Pakistan: Assassinated for speaking out
Rarely have Pakistan’s religious minorities and liberals felt more beleaguered. Less than two months after the killing of Salmaan Taseer, another government minister has been assassinated in a hail of bullets.
On this occasion, the killers were Taleban militants rather than a bodyguard.
Shahbaz Bhatti, the only Christian member of the Cabinet, received death threats because of his outspoken wish to reform blasphemy laws. One thing has become very clear: anyone in Pakistan who dares speak out against these laws instantly becomes a target.
For Pakistan’s minorities, the feeling is nothing less than despair. “We are all feeling very shocked, very shaken,” said Father Abid Saeed, a senior Catholic priest from Lahore.
The blasphemy laws impose the death penalty for insulting Islam.
Gunmen ambushed Bhatti outside his mother’s home in Islamabad and sprayed his car with at least 10 bullets, killing him instantly. The assassination was chillingly similar to that of Taseer, the Governor of Punjab, who was slain by his own bodyguard in January.
The assassination was claimed by “the al-Qaeda organisation and the Punjabi Taleban”. Before speeding away, the killers left behind pamphlets boasting of their act.
“The only punishment for blasphemy against the Prophet is death,” the pamphlet in Urdu said.
“A white car stopped near us at a crossing,” Bhatti’s driver Gul Sher, who was slightly injured, said. “Four people were sitting in the car. One of them got out with a Kalashnikov … He came in front of the car and opened fire. I ducked. Minister died on the spot.”
The Minorities Minister had been receiving threats from militant groups for some time. In a video broadcast before his death he said: “The forces of violence, militant banned organisations, the Taleban and al-Qaeda want to impose the radical philosophy in Pakistan. Whoever stands against their radical philosophy, they threaten them.”
Christians are mourning the loss of their most prominent political leader.
“We’ve been attacked many, many times in our history,” said Shimon Gill of the All Pakistan Minority Alliance. “But now we have been orphaned. Who will speak up for us now?”
In Bhatti’s village, Christians torched tyres, beat their chest in protest and denounced the killers.
The Pakistan Government claims that after Taseer’s assassination by a member of the police supposed to be guarding him, Bhatti refused to have bodyguards.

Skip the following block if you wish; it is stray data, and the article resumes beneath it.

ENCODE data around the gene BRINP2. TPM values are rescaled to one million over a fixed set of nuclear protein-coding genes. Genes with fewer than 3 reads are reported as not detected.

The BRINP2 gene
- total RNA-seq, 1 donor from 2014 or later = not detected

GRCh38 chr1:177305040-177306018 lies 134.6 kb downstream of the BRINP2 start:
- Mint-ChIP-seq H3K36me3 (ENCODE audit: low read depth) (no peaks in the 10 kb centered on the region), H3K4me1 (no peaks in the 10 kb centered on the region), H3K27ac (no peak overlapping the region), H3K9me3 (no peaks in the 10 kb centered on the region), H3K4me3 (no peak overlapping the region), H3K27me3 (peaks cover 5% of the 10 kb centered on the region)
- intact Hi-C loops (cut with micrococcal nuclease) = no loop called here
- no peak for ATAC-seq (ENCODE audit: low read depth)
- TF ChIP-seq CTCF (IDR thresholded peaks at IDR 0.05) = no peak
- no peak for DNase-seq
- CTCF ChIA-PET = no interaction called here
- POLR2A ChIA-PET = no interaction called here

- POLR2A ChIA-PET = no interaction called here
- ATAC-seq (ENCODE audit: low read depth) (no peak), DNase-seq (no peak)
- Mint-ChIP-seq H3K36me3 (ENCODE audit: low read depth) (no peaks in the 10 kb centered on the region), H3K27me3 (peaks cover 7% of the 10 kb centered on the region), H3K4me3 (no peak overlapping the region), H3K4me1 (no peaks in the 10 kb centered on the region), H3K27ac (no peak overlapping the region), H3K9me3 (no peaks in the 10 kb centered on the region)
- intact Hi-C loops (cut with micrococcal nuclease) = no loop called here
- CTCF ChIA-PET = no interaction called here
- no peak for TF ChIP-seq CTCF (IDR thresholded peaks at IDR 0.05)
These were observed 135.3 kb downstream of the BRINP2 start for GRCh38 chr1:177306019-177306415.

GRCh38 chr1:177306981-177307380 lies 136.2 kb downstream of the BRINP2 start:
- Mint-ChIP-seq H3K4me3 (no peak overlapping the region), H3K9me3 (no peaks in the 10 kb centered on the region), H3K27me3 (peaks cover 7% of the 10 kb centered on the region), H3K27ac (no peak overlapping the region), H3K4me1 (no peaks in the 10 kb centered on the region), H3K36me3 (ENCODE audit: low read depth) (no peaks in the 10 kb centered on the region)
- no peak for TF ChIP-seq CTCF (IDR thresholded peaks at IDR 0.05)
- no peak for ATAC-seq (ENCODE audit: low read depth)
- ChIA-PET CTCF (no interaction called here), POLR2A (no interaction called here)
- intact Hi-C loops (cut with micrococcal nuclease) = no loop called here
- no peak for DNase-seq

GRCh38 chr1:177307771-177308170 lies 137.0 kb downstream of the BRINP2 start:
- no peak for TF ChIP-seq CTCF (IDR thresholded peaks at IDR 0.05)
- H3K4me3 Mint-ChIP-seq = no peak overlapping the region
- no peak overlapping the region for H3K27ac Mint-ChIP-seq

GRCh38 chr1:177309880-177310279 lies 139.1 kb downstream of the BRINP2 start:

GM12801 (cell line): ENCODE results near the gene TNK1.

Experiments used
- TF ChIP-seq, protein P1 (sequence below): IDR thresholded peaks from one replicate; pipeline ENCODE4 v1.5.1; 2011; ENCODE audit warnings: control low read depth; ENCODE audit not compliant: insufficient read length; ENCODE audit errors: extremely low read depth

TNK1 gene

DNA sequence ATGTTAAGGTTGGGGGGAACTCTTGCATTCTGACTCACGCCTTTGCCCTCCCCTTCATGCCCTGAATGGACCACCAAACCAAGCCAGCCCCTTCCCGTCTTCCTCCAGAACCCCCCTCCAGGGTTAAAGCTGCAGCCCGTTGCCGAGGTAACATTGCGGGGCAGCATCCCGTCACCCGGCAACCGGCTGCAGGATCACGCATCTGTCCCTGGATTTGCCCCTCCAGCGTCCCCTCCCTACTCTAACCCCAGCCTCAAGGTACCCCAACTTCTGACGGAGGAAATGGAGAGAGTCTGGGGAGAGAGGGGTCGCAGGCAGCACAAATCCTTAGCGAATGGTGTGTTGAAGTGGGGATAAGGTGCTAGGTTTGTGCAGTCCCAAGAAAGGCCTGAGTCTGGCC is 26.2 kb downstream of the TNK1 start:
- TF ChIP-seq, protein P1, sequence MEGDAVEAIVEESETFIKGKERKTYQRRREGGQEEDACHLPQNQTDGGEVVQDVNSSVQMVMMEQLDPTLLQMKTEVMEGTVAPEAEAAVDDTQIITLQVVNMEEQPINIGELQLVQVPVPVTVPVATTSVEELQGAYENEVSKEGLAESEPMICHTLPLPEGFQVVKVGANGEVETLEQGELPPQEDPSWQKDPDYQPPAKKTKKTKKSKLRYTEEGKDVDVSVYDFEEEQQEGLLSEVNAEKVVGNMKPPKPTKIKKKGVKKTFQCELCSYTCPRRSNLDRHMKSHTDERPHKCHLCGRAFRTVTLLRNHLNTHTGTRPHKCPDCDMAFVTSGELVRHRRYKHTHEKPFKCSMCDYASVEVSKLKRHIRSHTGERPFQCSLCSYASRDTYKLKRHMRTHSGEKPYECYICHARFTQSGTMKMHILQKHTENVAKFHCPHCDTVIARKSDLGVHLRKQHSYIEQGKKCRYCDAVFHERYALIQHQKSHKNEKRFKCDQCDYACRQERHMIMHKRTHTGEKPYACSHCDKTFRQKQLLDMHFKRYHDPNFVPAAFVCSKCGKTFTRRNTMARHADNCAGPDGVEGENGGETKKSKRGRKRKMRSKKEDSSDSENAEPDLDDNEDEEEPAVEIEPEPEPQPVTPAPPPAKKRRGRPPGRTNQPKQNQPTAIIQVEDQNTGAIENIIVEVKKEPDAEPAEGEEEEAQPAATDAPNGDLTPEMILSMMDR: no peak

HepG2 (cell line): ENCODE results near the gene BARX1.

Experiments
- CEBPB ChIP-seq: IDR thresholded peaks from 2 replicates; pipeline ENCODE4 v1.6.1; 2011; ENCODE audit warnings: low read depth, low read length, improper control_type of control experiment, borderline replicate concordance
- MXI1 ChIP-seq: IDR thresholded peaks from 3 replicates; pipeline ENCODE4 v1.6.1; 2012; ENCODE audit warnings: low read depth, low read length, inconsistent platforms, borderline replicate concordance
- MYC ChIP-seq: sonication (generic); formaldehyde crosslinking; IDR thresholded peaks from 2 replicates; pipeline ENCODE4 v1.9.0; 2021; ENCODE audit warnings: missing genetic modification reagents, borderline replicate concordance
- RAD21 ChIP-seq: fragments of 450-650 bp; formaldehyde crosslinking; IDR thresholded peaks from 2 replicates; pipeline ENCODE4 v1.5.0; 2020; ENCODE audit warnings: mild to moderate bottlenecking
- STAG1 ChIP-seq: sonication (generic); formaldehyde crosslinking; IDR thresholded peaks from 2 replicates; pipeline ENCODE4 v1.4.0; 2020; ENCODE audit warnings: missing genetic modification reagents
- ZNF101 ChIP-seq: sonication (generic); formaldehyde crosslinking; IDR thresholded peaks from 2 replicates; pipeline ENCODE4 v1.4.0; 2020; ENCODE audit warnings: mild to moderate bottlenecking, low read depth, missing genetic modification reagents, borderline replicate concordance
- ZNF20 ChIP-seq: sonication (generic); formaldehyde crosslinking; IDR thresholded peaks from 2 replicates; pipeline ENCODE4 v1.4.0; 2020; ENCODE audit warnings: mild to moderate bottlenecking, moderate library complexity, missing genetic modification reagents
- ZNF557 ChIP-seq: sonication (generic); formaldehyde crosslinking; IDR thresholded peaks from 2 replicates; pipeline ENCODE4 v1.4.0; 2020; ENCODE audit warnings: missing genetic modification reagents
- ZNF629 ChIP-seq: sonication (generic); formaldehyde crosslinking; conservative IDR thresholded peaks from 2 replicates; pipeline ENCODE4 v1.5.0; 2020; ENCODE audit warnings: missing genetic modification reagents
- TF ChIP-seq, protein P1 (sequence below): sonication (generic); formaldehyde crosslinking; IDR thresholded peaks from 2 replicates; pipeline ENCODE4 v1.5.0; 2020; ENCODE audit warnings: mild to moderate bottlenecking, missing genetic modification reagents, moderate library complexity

But his associates said he was denied the security he asked for, and was not given a bulletproof vehicle.
Bhatti, a Catholic member of the ruling Pakistan People’s Party, told friends he was prepared to die in pursuit of rights for his community. “These threats … cannot change my opinion and principles,” he said. “I would prefer to die for my principles, and for the justice of my community, rather than compromise on these threats.”
Human rights groups said the situation laid bare the government’s policy of appeasement towards extremists.
Since Taseer’s assassination, the religious right has gone from strength to strength, mounting huge demonstrations in support of the country’s blasphemy laws and exalting his assassin.
For the country’s liberals, those who covet the Pakistan envisaged by founder Muhammad Ali Jinnah, who said there should be “no distinction between one community and another, no discrimination between one caste or creed and another”, there are few heroes left.
The Pakistan People’s Party has made clear it no longer has any plans to reform the blasphemy laws.
Liberal Pakistanis used to relish the fact the religious parties always did poorly at the polls. Now they are confronting the reality that it no longer matters: if the country’s purported progressive party has been chased away from such important issues, it undermines their election success.
Raza Rumi, a journalist from Lahore, posted a blog saying: “Sometimes it feels we are living in the Stone Age, where no dissent and no call for a tolerant society is possible.”